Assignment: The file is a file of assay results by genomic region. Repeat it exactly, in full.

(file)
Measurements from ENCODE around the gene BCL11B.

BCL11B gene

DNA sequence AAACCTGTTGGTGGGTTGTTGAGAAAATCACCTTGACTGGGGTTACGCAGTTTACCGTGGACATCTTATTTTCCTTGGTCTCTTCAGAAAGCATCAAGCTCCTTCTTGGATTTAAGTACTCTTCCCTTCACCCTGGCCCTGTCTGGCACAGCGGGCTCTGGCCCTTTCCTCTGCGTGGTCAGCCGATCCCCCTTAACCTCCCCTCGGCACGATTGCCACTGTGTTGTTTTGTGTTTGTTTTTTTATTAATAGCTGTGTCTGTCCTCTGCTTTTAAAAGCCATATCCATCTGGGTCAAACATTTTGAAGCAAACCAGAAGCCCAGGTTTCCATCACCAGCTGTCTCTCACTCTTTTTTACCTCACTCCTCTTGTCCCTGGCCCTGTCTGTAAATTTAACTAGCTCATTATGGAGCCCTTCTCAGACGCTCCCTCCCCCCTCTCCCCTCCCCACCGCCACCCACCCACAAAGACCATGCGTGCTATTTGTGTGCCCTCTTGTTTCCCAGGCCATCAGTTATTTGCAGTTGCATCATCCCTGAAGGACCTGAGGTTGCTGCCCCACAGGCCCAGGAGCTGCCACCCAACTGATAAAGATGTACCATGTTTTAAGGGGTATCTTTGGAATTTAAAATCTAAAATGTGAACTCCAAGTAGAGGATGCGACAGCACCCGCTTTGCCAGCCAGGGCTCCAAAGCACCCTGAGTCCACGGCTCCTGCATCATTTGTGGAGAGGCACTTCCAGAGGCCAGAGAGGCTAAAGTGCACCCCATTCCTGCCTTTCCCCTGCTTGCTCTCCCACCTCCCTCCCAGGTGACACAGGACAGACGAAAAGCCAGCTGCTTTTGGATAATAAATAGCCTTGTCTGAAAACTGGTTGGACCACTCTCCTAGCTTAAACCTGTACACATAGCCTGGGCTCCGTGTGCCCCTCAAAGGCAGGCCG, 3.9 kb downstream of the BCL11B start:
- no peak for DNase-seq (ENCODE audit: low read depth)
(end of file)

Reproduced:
Measurements from ENCODE around the gene BCL11B.

BCL11B gene

DNA sequence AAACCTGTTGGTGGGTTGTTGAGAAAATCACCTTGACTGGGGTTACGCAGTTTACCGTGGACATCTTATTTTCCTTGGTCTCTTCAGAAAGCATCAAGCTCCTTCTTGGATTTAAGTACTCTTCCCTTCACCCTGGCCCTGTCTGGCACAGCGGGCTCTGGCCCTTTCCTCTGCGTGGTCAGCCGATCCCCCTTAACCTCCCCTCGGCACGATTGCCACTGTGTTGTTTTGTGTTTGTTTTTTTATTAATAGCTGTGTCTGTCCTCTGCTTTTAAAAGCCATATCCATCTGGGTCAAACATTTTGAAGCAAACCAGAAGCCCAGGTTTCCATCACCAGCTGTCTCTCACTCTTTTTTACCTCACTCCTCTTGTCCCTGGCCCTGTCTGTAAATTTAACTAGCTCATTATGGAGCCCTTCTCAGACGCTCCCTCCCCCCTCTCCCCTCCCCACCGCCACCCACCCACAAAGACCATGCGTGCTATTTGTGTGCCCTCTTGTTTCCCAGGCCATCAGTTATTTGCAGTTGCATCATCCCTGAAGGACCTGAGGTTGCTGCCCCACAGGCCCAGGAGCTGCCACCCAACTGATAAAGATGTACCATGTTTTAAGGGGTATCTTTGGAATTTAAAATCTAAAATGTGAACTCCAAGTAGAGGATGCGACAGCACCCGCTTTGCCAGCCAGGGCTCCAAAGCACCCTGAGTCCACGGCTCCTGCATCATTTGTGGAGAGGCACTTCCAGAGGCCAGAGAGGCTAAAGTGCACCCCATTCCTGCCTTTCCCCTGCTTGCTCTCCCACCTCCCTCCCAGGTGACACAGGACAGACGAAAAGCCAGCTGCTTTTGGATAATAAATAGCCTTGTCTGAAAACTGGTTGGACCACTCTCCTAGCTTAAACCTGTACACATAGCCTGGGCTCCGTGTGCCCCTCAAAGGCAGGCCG, 3.9 kb downstream of the BCL11B start:
- no peak for DNase-seq (ENCODE audit: low read depth)